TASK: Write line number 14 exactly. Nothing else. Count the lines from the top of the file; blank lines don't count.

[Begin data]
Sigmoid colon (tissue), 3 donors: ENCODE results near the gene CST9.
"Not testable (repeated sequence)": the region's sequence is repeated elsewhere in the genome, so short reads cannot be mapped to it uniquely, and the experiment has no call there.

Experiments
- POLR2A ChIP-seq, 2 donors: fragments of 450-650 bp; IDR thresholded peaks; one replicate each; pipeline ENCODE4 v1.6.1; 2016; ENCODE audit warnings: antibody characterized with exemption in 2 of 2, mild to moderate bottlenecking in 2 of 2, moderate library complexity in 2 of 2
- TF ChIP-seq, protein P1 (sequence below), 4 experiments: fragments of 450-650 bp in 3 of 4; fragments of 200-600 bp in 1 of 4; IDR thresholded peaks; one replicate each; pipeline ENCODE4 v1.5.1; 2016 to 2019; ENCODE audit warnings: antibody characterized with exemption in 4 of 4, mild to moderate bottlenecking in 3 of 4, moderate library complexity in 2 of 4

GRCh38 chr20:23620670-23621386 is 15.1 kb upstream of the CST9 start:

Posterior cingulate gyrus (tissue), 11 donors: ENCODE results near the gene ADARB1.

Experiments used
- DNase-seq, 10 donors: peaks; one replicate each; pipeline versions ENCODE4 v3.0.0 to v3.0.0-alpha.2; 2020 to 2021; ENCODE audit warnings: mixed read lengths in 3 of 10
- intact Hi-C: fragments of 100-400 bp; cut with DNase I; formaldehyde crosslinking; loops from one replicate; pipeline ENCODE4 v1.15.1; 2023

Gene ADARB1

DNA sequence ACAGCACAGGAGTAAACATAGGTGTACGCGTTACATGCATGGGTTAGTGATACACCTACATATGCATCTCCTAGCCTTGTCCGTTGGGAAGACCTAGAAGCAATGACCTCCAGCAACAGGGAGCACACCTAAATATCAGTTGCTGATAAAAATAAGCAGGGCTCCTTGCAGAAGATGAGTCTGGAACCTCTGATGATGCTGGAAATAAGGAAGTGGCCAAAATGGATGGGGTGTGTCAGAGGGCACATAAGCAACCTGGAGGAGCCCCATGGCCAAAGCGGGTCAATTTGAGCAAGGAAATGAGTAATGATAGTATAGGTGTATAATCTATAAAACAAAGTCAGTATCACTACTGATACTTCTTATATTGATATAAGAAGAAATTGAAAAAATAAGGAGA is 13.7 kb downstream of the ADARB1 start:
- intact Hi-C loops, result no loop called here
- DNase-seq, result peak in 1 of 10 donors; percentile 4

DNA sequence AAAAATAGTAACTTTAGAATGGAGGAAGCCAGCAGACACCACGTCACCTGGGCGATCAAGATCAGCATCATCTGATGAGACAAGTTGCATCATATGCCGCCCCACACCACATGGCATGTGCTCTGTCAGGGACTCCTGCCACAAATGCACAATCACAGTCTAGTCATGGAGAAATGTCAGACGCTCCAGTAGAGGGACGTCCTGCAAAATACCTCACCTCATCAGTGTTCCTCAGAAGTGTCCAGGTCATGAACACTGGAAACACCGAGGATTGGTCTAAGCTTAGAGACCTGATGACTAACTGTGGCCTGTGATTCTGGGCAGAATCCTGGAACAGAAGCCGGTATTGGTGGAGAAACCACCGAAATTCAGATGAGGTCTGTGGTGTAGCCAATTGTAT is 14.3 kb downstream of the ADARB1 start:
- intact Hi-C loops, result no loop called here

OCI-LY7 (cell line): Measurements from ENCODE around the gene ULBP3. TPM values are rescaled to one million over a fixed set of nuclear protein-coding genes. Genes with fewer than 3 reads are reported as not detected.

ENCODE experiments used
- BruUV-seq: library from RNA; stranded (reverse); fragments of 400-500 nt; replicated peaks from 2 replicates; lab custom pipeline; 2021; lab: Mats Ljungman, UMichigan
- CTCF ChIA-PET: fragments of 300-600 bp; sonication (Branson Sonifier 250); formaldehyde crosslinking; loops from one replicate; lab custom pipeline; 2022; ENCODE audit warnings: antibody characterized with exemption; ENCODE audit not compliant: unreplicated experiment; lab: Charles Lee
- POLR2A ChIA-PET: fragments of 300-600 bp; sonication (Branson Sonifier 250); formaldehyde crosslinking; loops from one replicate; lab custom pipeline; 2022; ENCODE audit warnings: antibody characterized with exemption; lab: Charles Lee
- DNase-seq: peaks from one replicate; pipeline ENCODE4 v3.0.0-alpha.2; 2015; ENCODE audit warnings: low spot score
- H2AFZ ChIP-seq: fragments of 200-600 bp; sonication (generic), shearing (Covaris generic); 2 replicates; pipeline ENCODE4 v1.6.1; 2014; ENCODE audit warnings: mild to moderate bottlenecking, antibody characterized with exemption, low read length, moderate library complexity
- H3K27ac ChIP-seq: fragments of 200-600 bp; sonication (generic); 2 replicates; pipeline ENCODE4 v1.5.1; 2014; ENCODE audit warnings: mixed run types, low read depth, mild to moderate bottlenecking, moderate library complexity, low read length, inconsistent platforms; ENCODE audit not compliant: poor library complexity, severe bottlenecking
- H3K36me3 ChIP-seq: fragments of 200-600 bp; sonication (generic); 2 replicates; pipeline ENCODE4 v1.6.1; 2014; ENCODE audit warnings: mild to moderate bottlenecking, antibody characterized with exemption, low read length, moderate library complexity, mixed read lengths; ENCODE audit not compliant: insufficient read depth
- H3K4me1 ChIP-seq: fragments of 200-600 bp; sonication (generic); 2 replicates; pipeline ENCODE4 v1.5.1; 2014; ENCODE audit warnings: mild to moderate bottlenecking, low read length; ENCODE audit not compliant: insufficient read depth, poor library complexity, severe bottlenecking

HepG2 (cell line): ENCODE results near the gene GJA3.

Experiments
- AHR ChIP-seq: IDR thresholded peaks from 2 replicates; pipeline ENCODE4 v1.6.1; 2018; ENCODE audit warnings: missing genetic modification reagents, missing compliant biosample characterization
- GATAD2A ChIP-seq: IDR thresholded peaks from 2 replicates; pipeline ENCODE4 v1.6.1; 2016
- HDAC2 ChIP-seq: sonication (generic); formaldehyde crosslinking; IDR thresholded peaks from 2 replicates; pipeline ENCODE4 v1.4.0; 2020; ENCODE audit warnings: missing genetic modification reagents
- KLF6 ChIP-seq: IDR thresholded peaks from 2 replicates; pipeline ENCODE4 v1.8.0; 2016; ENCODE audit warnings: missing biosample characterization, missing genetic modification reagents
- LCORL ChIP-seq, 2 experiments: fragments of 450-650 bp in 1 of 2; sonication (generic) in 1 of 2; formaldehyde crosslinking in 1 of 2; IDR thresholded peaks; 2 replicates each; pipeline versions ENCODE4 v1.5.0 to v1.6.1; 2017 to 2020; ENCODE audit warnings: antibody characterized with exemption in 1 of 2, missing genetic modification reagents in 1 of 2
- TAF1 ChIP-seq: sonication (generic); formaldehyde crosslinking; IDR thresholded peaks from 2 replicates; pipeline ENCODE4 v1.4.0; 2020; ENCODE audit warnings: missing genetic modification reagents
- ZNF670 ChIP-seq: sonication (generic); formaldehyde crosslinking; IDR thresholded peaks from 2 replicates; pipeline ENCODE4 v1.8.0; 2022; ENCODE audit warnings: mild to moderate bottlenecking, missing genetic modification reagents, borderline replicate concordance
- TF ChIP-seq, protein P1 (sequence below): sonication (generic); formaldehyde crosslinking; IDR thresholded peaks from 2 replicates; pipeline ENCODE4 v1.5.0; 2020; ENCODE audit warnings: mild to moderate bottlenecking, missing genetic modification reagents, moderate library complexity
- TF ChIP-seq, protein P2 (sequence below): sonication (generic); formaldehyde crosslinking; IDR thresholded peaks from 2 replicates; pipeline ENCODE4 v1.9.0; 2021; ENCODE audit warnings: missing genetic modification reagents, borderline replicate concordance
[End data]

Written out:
- DNase-seq, result peak in 1 of 10 donors; percentile 4